A history book being used in French high schools includes propaganda from the PKK terrorist group and its Syrian affiliate YPG, Anadolu Agency (AA) reported Sunday.
The text, which is not officially included in the curriculum prepared by the French Ministry of Education but will be used as supplementary educational material, gives two full pages to the ideology of the groups.
According to information gathered by the AA correspondent, the book published by Belin Publishing House, will not be used all over the country, but history teachers have the option to employ the materials in their classrooms.
There is a section in the book titled “The Nation Without a Country: Kurds” that includes the phrase, “Kurds are the biggest nation on earth who do not have a country.”
The publication also includes information regarding the history of the PKK, which claims to be fighting for the rights of the Kurds. Ironically, the group has killed tens of thousands of civilians, of which the Kurdish people are a majority, with its terrorist activities.
The book also includes YPG banners and photographs of armed YPG terrorists.
According to AA, the text also includes information regarding the Peshmerga, the armed forces of the Iraqi Kurdistan Regional Government (KRG), which, in fact, is Turkey's partner in the fight against the YPG/PKK.
The book also uses a piece by the French Le Monde newspaper titled “The End of Syrian Kurdistan” dated Sept. 21, 2019. In the article, the paper alleges that President Recep Tayyip Erdoğan, who kicked off Turkey’s Operation Peace Spring in northern Syria to stabilize the region and ensure border safety, “targets Kurds.”
Turkey on Oct. 9 launched Operation Peace Spring to eliminate YPG terrorists from the area east of the Euphrates river in northern Syria to secure Turkey's borders, aid in the safe return of Syrian refugees and ensure Syria's territorial integrity.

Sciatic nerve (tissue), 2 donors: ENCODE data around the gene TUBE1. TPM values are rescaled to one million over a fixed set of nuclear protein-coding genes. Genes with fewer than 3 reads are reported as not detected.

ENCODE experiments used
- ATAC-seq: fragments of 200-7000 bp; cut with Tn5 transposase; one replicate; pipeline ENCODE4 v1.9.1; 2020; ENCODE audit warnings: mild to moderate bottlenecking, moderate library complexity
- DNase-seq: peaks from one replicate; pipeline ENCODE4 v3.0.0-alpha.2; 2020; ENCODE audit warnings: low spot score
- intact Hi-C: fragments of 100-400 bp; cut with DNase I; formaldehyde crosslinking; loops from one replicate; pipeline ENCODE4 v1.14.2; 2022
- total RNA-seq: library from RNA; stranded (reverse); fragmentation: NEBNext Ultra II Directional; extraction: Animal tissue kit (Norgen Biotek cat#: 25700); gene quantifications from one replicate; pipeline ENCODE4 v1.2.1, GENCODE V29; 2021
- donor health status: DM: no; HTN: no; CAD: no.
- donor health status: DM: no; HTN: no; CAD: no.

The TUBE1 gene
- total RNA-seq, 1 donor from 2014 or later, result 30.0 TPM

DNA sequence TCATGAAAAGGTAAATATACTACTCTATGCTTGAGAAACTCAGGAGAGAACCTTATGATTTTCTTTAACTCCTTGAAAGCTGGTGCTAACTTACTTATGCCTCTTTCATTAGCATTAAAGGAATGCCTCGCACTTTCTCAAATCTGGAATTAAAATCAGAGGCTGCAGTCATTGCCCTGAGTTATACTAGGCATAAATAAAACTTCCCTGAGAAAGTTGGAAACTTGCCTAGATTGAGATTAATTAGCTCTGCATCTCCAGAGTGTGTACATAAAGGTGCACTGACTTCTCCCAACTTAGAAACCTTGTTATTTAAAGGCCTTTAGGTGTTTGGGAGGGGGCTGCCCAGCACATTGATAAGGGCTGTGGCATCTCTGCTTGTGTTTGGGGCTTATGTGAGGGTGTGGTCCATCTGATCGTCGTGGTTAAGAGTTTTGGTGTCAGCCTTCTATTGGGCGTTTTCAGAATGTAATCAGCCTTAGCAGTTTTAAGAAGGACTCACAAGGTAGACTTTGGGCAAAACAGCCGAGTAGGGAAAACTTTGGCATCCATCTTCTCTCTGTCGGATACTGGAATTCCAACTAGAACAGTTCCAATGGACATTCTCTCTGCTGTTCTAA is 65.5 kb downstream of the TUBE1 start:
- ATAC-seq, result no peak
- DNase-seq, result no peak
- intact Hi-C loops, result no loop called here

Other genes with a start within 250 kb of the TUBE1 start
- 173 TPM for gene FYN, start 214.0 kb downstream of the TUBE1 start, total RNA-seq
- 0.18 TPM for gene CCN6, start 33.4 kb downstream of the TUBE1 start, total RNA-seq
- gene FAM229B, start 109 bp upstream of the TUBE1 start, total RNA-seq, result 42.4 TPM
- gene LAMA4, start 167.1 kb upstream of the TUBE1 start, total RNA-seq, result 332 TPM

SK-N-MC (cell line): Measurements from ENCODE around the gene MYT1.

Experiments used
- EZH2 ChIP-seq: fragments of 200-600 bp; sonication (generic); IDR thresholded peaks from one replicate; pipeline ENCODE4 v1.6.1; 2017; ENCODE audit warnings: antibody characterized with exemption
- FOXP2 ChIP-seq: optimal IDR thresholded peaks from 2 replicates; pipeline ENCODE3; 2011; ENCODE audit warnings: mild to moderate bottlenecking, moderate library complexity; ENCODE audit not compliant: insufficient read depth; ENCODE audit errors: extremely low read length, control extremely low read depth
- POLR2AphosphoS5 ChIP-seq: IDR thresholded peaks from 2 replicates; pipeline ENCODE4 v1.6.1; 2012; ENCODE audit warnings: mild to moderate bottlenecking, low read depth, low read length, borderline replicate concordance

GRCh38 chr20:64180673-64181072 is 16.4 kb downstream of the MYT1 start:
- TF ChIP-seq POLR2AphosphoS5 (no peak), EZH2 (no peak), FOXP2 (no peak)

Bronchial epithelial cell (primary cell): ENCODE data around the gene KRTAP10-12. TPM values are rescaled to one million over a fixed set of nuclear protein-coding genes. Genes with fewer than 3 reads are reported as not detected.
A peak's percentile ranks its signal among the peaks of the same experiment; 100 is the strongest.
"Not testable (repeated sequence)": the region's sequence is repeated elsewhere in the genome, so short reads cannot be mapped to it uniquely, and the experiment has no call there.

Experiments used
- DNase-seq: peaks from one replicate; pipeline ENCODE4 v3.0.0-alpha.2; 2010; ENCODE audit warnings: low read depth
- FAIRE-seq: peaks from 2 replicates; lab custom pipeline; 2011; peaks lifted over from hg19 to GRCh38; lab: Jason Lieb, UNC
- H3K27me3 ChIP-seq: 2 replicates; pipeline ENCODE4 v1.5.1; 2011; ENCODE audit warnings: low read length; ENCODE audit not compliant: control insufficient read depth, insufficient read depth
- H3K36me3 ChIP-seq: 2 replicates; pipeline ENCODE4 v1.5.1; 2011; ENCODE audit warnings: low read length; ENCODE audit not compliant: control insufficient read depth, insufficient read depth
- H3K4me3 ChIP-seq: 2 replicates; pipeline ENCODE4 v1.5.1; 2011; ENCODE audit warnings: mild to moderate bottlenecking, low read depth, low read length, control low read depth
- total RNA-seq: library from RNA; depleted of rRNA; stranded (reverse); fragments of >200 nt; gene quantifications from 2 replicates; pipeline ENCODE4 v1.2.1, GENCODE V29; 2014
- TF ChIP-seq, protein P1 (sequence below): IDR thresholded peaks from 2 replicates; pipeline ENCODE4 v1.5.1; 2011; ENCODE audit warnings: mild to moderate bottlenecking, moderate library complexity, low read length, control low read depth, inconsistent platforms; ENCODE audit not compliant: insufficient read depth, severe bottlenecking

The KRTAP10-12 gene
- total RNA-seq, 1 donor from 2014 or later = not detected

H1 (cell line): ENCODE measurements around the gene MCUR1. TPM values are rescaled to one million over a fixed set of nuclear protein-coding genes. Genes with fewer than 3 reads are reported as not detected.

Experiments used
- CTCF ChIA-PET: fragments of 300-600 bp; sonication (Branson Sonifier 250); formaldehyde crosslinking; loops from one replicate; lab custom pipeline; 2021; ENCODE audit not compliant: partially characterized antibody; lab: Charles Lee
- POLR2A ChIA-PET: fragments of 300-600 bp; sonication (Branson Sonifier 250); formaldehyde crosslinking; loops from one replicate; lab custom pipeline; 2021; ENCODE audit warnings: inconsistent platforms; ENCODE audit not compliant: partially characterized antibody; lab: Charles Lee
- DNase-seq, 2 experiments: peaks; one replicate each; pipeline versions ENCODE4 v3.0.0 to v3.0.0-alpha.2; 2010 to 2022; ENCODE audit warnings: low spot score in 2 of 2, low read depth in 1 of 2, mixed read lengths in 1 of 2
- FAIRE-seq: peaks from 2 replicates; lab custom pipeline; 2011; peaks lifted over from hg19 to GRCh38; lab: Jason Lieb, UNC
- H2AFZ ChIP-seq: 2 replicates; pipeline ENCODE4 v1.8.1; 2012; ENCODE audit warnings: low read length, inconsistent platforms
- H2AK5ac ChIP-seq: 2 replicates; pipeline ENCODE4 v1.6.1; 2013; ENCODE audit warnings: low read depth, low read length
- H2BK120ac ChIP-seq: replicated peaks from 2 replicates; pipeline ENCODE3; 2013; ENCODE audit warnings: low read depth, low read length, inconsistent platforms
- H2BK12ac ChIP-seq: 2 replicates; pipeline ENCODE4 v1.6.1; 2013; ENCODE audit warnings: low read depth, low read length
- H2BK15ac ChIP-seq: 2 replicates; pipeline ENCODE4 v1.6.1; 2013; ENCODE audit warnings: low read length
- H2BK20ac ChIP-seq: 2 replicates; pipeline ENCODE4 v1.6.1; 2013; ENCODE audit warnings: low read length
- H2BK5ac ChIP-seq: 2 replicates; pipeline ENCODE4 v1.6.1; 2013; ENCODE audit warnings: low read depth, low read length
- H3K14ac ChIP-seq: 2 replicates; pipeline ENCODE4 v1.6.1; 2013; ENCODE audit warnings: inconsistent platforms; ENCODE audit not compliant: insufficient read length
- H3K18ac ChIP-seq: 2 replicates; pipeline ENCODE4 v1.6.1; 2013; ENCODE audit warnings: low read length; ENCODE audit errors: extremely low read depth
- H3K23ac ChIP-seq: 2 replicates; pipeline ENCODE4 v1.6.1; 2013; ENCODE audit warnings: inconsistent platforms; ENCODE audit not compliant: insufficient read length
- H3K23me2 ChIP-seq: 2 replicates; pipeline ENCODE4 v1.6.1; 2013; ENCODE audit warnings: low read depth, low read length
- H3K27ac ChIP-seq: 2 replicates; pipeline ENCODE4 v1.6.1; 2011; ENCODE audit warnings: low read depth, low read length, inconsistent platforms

Support of the YPG in Syria by France, the United States and several other Western countries has become one of the stumbling blocks in bilateral ties between Turkey and its two NATO allies.
Back in April 2019, French President Emmanuel Macron hosted a delegation of the so-called SDF, which is dominated by the YPG terrorist group.
Macron assured the YPG representatives, who were not named, of the "active support of France in the fight against Daesh which continues to be a menace for collective security," the presidency said in a statement. The move came following the U.S. decision to withdraw from Syria, creating a fear among the YPG terrorists that they will be left alone without support in the region.
The U.S. has primarily partnered with the YPG in northeastern Syria in the fight against the Daesh terrorist group. Turkey strongly opposes the YPG's presence in northern Syria, which has been a major sticking point in strained Ankara-Washington relations. The U.S. has provided military training and thousands of truckloads of weaponry to the YPG, despite its NATO ally's security concerns.
The PKK, which is listed as a terrorist group by Turkey, the U.S. and the European Union, has waged a terror campaign against Turkey for more than four decades and has been responsible for the deaths of nearly 40,000 people, including women and children.
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